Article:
The identification of leptospiral organisms was done according to standard methods as described in the World Health Organization (WHO) leptospirosis guidelines (Abdollapour, 1995; Alonghom et al., 2017). For blood samples, the sample bottles containing heparin was inoculated with the suspected sample materials, into four 5ml tubes (containing Leptospira EMJH medium) with 1–2 drops of blood per tube and was incubated in the dark at 30oC. One drop of each urine sample was inoculated, immediately after sample collection into two 5ml sterile tubes of EMJH medium. Both tubes were incubated in the dark at 30oC based on standard methods (Isenberg, 1992).

All the cultured tubes were observed weekly for growth, which is evident by presence of turbidity, haze or a ring of growth. The culture was also examined microscopically, with dark field illumination at x400 magnification for Leptospira organisms, which appear as motile, tightly coiled spirochetes of about 1µm wide and 6–20µm long in size, with hooked end. All incubated culture media was kept for at least 5–8 weeks, after which negative growth tubes were discarded (Sakhaee et al., 2007: Ramesh et al., 2018).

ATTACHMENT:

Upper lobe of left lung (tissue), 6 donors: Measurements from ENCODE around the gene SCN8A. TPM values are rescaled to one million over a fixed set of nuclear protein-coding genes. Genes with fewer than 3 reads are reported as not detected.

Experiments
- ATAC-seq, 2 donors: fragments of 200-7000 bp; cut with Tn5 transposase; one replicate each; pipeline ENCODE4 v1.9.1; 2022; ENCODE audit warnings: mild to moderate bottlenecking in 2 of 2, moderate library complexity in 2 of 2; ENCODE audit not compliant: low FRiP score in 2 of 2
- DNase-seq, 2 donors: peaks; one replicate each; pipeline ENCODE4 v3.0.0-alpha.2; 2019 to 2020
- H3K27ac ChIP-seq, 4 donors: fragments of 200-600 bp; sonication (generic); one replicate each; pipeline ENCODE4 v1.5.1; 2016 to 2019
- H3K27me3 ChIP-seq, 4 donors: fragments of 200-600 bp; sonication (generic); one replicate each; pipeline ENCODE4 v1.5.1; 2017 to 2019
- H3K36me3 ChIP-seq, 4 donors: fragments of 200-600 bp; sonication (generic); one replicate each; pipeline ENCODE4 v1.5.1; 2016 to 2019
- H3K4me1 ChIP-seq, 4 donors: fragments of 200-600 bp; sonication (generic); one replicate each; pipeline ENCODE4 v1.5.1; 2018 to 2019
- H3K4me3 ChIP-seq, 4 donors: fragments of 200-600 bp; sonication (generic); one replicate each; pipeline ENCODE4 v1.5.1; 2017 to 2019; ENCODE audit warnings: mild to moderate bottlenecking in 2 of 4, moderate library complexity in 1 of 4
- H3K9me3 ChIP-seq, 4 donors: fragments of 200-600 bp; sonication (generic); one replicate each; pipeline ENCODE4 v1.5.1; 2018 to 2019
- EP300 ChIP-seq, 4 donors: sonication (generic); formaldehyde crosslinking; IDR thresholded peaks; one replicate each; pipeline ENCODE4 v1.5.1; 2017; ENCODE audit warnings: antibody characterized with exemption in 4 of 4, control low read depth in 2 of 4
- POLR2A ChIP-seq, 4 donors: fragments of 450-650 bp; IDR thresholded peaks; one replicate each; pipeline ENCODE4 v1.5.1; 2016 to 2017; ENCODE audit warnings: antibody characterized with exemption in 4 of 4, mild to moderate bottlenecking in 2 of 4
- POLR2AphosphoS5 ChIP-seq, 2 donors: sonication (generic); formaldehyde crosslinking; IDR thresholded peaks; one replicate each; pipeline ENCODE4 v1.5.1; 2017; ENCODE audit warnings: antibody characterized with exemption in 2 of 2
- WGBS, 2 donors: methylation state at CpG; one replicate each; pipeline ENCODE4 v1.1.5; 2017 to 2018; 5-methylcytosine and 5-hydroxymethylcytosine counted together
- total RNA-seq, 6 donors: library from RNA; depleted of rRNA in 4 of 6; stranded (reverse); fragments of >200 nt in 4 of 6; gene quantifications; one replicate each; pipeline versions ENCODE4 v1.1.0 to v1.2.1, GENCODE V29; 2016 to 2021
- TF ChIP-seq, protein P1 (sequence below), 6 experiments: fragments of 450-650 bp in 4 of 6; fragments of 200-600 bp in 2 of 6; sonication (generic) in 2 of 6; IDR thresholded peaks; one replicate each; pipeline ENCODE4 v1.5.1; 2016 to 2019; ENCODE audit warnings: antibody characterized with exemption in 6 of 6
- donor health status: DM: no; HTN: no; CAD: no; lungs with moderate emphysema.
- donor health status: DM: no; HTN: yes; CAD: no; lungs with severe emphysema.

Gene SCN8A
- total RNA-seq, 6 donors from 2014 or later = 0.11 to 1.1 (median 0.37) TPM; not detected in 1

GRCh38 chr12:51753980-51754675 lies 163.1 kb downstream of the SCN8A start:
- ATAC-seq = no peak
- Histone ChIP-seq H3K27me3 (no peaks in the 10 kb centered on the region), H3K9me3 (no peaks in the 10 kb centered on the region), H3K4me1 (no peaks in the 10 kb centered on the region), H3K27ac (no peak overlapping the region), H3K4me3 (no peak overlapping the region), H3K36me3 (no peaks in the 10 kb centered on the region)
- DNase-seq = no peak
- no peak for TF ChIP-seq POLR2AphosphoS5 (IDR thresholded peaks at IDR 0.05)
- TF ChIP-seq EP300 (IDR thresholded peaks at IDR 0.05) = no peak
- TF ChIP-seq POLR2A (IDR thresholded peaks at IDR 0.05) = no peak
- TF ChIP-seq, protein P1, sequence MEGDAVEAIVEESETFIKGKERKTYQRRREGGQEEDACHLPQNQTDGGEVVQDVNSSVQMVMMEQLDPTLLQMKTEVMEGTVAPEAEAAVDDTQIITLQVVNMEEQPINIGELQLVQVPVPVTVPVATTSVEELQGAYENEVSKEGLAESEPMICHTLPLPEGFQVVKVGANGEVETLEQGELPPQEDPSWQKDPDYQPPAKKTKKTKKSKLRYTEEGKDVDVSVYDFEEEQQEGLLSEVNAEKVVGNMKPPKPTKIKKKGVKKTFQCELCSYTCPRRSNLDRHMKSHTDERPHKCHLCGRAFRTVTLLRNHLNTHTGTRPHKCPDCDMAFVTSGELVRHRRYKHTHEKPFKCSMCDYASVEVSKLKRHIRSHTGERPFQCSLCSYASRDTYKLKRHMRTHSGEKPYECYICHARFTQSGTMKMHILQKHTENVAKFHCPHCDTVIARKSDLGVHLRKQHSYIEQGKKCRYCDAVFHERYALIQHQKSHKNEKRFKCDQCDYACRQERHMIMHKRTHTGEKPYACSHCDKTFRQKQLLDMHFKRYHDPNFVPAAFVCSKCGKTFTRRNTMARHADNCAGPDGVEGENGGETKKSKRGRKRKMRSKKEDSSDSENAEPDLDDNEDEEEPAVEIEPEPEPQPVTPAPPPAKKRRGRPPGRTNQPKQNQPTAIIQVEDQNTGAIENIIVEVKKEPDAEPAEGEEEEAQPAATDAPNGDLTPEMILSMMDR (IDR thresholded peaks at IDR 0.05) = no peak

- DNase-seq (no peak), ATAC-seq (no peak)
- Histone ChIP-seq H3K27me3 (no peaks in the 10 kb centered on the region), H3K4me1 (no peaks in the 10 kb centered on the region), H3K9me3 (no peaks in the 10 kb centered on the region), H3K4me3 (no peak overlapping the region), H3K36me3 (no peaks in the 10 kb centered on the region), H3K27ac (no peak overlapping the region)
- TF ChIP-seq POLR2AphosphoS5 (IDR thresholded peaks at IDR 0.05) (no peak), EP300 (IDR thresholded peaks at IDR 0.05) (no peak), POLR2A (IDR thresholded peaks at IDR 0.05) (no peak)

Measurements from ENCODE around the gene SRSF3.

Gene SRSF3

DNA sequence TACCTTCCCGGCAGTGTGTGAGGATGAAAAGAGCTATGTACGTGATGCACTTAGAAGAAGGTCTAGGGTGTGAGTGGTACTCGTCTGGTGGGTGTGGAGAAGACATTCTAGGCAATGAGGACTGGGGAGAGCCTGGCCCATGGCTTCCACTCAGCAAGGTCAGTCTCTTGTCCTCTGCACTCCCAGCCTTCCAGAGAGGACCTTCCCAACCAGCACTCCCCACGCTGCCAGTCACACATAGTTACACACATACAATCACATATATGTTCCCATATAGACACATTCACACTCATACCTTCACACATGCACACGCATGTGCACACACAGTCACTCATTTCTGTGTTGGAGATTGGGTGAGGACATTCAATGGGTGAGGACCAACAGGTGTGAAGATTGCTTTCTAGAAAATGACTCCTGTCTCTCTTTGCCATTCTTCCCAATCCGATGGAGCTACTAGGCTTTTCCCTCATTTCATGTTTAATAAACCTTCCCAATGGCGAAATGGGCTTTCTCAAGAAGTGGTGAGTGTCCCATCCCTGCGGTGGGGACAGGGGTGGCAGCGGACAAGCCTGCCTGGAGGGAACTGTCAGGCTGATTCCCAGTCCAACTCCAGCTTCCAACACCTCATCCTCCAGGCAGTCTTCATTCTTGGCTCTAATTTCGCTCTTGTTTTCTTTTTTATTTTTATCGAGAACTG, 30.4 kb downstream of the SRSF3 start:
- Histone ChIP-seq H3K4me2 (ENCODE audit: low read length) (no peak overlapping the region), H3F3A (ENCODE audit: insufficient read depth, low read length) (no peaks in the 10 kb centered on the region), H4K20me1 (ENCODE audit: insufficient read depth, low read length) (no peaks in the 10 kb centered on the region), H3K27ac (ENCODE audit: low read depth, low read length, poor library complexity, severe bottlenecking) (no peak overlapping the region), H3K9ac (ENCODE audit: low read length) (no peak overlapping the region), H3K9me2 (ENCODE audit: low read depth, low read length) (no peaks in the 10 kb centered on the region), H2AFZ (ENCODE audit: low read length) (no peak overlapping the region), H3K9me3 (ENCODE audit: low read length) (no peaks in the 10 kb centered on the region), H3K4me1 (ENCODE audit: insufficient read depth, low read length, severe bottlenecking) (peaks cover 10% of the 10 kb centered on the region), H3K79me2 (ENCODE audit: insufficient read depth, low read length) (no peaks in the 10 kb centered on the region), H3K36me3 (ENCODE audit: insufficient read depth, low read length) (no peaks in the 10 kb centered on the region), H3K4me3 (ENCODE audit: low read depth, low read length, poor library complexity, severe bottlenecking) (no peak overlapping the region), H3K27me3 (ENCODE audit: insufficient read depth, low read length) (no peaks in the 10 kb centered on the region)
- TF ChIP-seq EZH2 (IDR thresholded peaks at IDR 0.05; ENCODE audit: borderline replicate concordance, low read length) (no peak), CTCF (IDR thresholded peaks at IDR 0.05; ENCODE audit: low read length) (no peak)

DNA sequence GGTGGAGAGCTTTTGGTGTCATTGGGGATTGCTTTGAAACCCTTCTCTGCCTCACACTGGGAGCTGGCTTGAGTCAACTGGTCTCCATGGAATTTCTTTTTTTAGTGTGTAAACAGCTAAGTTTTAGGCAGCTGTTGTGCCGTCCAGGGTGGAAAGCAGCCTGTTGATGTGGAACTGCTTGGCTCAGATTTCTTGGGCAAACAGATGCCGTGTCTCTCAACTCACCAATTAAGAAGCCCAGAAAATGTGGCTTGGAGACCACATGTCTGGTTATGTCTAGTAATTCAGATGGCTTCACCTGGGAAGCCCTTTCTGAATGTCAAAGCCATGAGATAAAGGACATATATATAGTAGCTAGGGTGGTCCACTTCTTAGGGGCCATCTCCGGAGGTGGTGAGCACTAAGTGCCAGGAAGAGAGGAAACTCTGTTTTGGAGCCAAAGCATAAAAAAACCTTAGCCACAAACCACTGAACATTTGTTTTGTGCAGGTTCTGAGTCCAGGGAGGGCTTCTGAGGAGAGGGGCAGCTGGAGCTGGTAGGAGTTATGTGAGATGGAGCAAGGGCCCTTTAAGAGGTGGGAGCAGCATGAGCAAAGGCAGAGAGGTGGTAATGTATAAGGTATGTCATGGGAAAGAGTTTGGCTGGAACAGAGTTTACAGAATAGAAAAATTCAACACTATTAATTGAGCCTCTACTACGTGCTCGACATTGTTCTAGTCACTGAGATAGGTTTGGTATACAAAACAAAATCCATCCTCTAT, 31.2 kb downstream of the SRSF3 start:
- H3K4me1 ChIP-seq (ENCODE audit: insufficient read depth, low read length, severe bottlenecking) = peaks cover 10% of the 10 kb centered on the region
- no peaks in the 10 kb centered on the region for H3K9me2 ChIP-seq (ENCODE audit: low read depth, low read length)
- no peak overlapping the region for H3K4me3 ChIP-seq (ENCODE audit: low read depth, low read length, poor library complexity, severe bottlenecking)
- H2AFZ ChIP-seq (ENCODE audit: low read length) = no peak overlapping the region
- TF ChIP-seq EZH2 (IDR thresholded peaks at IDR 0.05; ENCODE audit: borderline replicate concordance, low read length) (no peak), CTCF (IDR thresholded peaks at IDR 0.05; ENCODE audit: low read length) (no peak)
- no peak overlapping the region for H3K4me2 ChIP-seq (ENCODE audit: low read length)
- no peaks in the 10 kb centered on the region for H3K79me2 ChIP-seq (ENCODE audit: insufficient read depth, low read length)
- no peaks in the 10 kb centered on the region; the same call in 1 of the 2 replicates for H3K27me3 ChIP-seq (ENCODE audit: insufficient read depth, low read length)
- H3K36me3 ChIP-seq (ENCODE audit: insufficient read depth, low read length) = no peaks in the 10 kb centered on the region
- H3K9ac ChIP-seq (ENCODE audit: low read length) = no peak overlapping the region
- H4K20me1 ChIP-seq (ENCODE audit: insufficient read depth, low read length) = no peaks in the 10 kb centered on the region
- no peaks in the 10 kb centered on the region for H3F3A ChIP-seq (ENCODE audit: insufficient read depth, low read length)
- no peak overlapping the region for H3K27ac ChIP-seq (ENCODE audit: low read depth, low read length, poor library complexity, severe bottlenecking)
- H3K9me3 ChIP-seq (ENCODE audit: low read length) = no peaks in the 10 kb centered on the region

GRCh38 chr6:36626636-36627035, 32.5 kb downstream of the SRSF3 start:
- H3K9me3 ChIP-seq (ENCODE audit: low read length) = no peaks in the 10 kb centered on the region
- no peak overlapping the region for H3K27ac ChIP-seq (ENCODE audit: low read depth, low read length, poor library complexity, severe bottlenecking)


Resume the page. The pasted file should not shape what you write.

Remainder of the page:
Results and Discussion

Colonial and microscopic morphology

A total of 120 (12%) of the culture tubes incubated exhibited clear EMJH medium while two hundred and eighty-eight of the culture tubes showed cloudiness, haze, and turbidity of the EMJH medium. Nine of the culture tubes, which exhibited haze, turbidity and cloudiness showed presence of Leptospira species. The nine isolates were identified on dark field illumination at x400 magnification using dark field microscopy to be spiral, motile, and tightly coiled organisms, about 1µm wide and 7–18 µm long. The prevalence rate of Leptospira organisms in blood was 288 (3.5%) while the prevalence in urine was 1.0% with an overall prevalence rate of 4.5%.